Can you help me find a good place to hide out from family obligations and eat something vegetable based/healthy without someone asking me rude questions about my dietary restrictions? I can suck it up for Thanksgiving, but I need a plan for December's holidays, and there's only so much kvetching over leftovers a person can take.
– Thankful for Seitan
I may be the only person in America who doesn't find the holidays stressful. This is partially because I have the greatest family (Hi guys! You still reading my column? How nice of you!), but also because we are a bunch of stone-cold weirdos. Our Thanksgiving table this year included vegans; vegetarians; people with wheat, sugar, and dairy sensitivities; a surprisingly large number of people who don't like turkey; and one guest who steadfastly refuses to consume anything but pie and dinner rolls. This means that no one is in a position to judge anyone else's weird food stuff and, as a bonus, there's always a dedicated audience happy to take home even the strangest leftovers (cranberry sauce with sour cream and horseradish, anyone?).
I say this all not to brag, dear reader, but to commiserate. I too have eaten my fair share of canned green bean casserole and Jell-O salad, have had distant relatives finger my bony elbows and ask me personal questions about my caloric intake. Just last weekend, a man, upon finding out that I write this column, told me that I couldn't possibly be any kind of decent food writer, skinny as I was. "Try eating some food sometime and get back to me," he said, and I honestly think he was trying to be polite. I've written before about how food is deeply personal, one of the most private aspects of our inner selves that is, somehow, totally socially acceptable to talk about in public. The question of what we eat and why carries a lot of emotional weight. So talking about it makes people weirrddd, especially when you conduct these conversations under the influence of the trauma force winds of family, confined spaces, day drinking, and enforced socialization that Thanksgiving implies.
So your idea of a personal vegetable oasis is a good one. Sit down with your family. Have a meal. Politely refuse to engage in conversations about your dietary habits by steering the conversation toward something less sensitive, like religion, say, or politics (NOTE: THIS IS A JOKE. PLEASE DO NOT ATTEMPT TO DISCUSS POLITICS). Then, once you've faked your way through it, wake up early the next morning, and take yourself out for a nice vegan brunch.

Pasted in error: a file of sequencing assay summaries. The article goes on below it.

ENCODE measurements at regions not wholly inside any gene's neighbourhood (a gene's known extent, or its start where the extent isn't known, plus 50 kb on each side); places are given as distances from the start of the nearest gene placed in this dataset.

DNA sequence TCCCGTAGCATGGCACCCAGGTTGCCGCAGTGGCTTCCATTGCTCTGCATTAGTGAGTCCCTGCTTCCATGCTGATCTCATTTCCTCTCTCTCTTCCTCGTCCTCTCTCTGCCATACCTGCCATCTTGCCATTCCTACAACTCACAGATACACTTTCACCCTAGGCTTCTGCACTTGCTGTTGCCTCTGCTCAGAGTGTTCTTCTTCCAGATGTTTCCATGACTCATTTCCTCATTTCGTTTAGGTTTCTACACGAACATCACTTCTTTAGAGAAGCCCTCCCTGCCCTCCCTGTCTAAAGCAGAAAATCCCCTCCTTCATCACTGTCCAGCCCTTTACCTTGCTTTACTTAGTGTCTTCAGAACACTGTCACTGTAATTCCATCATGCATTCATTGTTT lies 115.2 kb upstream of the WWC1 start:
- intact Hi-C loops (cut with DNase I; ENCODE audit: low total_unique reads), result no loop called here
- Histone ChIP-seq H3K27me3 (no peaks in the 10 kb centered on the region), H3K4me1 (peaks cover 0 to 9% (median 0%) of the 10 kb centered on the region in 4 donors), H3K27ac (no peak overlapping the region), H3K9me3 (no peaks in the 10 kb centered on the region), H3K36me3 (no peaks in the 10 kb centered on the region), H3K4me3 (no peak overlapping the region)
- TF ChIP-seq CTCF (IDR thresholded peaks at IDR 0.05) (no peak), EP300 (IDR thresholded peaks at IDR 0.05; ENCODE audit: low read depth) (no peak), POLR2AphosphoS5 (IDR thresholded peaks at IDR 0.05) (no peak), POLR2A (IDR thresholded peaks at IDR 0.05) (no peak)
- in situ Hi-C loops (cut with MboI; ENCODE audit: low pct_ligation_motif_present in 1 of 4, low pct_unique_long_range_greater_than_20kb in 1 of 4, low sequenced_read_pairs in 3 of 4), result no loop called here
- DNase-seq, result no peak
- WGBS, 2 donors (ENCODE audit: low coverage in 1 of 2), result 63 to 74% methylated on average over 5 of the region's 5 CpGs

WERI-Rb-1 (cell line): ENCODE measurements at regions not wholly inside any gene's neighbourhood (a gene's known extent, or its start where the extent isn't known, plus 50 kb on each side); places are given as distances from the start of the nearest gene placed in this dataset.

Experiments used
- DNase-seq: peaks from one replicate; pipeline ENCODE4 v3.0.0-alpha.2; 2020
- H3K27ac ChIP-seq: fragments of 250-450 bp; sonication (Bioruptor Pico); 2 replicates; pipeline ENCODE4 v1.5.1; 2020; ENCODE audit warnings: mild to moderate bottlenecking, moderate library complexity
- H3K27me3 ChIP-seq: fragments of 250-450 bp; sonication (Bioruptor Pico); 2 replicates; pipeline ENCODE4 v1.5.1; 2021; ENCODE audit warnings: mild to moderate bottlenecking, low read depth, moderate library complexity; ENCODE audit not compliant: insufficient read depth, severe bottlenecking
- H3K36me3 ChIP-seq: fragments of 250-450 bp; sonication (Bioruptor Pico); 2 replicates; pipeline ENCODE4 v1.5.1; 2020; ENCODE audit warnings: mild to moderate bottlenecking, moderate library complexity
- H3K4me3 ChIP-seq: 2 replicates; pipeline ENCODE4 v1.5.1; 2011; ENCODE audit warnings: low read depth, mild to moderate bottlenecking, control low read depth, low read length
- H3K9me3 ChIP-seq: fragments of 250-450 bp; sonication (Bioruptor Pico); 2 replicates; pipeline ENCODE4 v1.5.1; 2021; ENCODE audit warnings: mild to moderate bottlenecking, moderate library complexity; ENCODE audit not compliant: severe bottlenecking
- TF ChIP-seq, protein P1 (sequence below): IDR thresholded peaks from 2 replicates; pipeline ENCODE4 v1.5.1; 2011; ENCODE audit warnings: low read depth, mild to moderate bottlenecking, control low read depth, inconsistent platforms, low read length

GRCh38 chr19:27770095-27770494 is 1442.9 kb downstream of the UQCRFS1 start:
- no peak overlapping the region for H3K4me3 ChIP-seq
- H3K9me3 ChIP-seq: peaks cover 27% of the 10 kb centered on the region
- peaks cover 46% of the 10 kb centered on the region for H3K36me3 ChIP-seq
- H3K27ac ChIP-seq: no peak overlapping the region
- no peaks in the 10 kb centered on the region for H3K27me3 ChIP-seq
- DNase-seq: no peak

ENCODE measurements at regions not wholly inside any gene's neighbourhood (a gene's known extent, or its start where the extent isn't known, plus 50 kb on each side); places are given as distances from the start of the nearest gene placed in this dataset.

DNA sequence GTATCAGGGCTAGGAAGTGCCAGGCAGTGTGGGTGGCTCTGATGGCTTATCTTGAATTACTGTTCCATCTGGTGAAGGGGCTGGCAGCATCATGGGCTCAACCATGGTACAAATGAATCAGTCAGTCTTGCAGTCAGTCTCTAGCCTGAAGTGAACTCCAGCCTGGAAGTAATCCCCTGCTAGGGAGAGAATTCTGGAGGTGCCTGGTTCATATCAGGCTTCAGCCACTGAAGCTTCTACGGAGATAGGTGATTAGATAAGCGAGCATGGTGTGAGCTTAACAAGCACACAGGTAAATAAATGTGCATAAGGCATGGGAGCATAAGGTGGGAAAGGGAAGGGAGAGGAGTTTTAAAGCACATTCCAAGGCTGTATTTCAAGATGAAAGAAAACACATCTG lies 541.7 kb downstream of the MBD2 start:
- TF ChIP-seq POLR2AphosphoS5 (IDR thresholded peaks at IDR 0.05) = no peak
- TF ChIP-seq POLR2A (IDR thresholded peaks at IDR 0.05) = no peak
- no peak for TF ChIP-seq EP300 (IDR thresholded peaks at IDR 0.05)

You may know that normally I have no patience for brunch, especially with large groups and especially in times of emotional distress that will only be aggravated by waiting in line for eggs Benedict. But I think this situation is an exception to my general rule, and that a solo brunch at Counter Culture is, in fact, the answer to your prayers. They have a beautiful patio, great coffee, and specialize in vegan comfort food, including my favorite, spicy tofu rancheros with a side of seitan sausage. Get there right when they open. Spend a few hours sitting outside with a good book, enjoying the silence, and, of course, the fact that you live in a place where sitting outside in the late fall is a viable option, letting the waitress (who will inevitably be both adorable and just a little salty) refill your coffee a few times. Don't talk to anybody. Keep your phone tucked away. Eat all the vegetables your little heart desires.
When you are back home and with your family, consider all the awkward food conversations an opportunity to exercise your anthropological decoding skills, with all the questions about what you will and won't eat and why, just misguided expressions of loving concern. And if all of that still sounds like too much, email me again next year. There's always a space for you at my table.
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